The Black Immigration Network’s (BIN) National convening in late April 2012 in Atlanta, Georgia marked an exceptionally difficult period for black immigrants, African Americans and other people of color. Despite the rhetoric that the election of Barack Obama has ushered in a new “post-racial era”, individual, institutional and structural racism is still alive and well in the U.S. and across the world. All of our communities are besieged by the effects of a society-wide economic crisis; the demonization and criminalization of people of color, including immigrants; and a surge in racist ideology and white supremacist groups as well as racist and xenophobic federal, state and local laws and policies. The case of Trayvon Martin is only the latest example of a virulent trend in U.S. society.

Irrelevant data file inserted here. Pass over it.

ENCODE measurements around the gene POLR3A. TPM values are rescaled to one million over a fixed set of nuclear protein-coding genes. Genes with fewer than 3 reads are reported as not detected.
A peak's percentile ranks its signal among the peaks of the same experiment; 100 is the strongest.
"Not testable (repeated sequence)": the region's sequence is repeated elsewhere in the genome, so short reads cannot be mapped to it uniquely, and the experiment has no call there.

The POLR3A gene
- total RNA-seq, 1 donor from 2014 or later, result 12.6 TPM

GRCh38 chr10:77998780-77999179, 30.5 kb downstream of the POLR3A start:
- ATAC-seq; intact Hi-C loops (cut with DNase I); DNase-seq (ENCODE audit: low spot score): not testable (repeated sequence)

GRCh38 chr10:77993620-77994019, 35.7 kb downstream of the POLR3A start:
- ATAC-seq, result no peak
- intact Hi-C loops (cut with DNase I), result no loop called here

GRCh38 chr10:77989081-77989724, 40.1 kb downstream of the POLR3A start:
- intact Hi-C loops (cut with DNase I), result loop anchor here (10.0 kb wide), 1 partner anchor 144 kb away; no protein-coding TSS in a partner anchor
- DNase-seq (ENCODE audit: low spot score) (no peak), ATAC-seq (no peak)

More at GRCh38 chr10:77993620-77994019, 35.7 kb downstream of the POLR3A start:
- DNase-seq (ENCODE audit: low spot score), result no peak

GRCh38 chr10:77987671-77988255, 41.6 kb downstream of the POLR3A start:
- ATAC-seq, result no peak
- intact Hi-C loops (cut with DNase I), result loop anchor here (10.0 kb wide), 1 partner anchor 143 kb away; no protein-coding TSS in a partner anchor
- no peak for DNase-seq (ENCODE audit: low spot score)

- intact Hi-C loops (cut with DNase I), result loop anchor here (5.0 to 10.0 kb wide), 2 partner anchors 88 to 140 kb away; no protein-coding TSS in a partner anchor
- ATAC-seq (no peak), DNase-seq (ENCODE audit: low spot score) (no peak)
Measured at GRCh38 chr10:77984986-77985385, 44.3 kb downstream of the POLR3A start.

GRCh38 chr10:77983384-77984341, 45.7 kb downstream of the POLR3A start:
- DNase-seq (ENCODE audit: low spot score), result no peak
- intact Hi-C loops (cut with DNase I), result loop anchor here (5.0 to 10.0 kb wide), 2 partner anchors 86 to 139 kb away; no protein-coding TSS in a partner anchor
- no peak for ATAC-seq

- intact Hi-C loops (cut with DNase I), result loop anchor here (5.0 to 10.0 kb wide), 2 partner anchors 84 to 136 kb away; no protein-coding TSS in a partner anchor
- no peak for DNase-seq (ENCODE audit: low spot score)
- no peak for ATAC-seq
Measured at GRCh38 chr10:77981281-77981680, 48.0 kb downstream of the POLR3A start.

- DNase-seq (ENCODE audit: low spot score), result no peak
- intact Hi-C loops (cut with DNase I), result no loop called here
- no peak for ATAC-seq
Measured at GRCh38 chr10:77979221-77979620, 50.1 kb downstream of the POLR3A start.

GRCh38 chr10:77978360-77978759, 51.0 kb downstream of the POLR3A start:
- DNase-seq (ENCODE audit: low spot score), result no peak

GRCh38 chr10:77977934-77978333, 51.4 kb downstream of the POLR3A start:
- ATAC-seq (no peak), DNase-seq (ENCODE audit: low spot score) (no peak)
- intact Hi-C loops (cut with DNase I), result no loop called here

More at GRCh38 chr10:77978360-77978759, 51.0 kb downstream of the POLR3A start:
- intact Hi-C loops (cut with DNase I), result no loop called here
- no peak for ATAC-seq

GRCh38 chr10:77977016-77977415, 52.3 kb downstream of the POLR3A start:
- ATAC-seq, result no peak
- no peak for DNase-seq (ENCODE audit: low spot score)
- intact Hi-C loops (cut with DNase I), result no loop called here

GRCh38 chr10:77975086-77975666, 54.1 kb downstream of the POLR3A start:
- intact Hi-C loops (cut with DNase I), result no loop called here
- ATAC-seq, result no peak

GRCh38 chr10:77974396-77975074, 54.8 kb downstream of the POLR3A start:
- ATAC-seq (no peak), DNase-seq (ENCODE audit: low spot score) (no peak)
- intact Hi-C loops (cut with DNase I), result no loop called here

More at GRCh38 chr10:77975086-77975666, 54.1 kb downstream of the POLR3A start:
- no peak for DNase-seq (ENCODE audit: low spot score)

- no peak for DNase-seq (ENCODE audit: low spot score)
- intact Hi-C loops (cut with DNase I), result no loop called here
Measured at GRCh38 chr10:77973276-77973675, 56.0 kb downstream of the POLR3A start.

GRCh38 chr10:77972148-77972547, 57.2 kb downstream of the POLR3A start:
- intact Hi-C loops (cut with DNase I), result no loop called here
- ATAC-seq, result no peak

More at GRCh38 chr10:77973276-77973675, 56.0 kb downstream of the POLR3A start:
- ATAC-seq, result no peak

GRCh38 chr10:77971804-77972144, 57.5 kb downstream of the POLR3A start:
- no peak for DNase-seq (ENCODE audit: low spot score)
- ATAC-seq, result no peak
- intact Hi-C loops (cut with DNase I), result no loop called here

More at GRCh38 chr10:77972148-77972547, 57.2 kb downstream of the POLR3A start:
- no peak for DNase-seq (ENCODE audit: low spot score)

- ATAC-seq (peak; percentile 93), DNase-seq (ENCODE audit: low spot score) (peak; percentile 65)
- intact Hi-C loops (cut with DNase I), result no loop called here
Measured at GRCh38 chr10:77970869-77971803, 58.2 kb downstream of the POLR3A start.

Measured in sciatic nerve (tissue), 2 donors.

On the issue of immigration, the rightwing framework still holds considerable sway in the U.S., especially, but not only, among white people. The frame posits that immigrants, especially undocumented immigrants are criminals, pose a threat to national security, suck jobs and resources from native born Americans, and threaten the national identity of white citizens. Increasing militarization of the border, aggressive detention and deportation of undocumented immigrants, limited labor rights and restrictions on public benefits for immigrants are key demands of anti-immigrant groups.